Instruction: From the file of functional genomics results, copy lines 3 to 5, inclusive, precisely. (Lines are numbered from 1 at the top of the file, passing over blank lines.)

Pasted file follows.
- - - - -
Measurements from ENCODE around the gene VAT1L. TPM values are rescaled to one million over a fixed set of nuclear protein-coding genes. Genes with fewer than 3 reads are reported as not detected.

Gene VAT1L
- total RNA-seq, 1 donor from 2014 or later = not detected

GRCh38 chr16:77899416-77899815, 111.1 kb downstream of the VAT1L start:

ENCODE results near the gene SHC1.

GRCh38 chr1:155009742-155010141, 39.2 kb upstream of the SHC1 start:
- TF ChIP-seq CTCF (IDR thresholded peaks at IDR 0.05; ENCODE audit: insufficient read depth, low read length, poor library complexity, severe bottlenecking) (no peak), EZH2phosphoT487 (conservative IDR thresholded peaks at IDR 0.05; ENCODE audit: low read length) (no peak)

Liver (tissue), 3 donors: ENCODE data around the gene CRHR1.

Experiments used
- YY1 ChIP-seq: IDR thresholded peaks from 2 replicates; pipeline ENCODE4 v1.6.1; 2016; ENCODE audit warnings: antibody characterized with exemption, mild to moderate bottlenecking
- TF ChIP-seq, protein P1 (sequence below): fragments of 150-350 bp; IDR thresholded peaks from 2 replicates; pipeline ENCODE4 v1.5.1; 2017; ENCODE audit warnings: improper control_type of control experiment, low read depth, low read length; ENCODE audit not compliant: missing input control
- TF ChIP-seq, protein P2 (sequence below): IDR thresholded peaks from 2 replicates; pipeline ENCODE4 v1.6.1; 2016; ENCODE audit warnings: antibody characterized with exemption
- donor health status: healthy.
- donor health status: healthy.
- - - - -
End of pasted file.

- total RNA-seq, 1 donor from 2014 or later = not detected

GRCh38 chr16:77899416-77899815, 111.1 kb downstream of the VAT1L start:

ENCODE results near the gene SHC1.